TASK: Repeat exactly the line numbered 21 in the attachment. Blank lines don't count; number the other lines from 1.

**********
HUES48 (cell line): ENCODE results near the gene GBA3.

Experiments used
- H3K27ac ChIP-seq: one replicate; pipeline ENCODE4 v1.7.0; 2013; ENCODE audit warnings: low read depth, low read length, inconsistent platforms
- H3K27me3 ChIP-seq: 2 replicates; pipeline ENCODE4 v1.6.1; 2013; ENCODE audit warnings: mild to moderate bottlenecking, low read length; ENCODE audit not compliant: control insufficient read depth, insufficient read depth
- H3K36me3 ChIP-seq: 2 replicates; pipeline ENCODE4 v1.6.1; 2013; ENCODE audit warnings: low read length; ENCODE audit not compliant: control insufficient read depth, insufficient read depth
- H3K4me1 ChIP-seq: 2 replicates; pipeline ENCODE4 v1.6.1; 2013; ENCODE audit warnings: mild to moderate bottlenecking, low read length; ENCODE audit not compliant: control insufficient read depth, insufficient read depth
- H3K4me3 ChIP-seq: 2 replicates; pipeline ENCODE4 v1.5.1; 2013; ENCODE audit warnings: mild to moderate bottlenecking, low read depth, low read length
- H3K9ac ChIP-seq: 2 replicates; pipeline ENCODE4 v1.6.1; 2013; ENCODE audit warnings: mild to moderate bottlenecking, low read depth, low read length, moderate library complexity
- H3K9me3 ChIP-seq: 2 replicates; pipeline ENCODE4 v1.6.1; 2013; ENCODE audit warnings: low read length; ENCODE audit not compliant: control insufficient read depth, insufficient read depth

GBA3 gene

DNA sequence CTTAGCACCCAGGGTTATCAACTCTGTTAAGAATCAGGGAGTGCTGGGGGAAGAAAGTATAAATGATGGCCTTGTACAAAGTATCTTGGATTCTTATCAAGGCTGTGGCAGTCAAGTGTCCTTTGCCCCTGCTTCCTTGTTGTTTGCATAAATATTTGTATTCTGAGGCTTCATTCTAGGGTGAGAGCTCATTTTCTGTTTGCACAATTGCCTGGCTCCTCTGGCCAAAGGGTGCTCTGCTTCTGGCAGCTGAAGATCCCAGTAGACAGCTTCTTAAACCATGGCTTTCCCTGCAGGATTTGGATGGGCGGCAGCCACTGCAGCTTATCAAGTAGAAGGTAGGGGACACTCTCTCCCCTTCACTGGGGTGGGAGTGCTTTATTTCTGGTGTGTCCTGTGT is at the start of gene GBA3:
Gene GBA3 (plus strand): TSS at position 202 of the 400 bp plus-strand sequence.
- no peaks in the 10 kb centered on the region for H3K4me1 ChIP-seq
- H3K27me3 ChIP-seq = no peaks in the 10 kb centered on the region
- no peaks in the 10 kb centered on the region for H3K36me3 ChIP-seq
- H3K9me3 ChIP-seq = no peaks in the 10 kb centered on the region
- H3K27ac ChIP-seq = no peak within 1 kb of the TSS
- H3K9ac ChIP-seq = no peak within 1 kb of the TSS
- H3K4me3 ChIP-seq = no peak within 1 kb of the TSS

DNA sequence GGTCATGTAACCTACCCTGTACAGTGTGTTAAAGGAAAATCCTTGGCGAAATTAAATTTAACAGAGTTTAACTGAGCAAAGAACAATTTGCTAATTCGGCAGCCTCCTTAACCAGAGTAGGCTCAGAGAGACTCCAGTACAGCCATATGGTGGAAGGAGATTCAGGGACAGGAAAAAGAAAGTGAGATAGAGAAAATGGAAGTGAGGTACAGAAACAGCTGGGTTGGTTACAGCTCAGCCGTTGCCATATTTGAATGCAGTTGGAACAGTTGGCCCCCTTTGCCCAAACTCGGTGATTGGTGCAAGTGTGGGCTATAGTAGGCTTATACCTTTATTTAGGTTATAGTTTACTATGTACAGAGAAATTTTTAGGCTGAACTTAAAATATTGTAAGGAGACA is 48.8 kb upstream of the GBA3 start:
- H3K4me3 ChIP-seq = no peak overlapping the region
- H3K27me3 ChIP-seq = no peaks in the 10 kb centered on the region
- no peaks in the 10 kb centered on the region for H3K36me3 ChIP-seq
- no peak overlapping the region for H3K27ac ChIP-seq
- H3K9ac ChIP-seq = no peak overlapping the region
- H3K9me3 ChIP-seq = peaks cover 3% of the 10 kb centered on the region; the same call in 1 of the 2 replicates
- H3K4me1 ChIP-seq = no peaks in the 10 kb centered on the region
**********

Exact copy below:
- H3K4me3 ChIP-seq = no peak overlapping the region